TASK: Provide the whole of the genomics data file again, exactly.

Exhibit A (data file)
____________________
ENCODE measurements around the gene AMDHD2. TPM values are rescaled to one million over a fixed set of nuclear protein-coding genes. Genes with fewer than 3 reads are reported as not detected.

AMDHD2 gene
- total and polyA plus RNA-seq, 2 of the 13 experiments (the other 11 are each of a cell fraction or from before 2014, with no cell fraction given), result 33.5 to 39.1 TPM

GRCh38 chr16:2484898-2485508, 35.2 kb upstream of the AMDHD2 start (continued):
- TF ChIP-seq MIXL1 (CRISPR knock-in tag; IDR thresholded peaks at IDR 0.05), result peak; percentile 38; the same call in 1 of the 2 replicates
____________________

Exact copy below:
ENCODE measurements around the gene AMDHD2. TPM values are rescaled to one million over a fixed set of nuclear protein-coding genes. Genes with fewer than 3 reads are reported as not detected.

AMDHD2 gene
- total and polyA plus RNA-seq, 2 of the 13 experiments (the other 11 are each of a cell fraction or from before 2014, with no cell fraction given), result 33.5 to 39.1 TPM

GRCh38 chr16:2484898-2485508, 35.2 kb upstream of the AMDHD2 start (continued):
- TF ChIP-seq MIXL1 (CRISPR knock-in tag; IDR thresholded peaks at IDR 0.05), result peak; percentile 38; the same call in 1 of the 2 replicates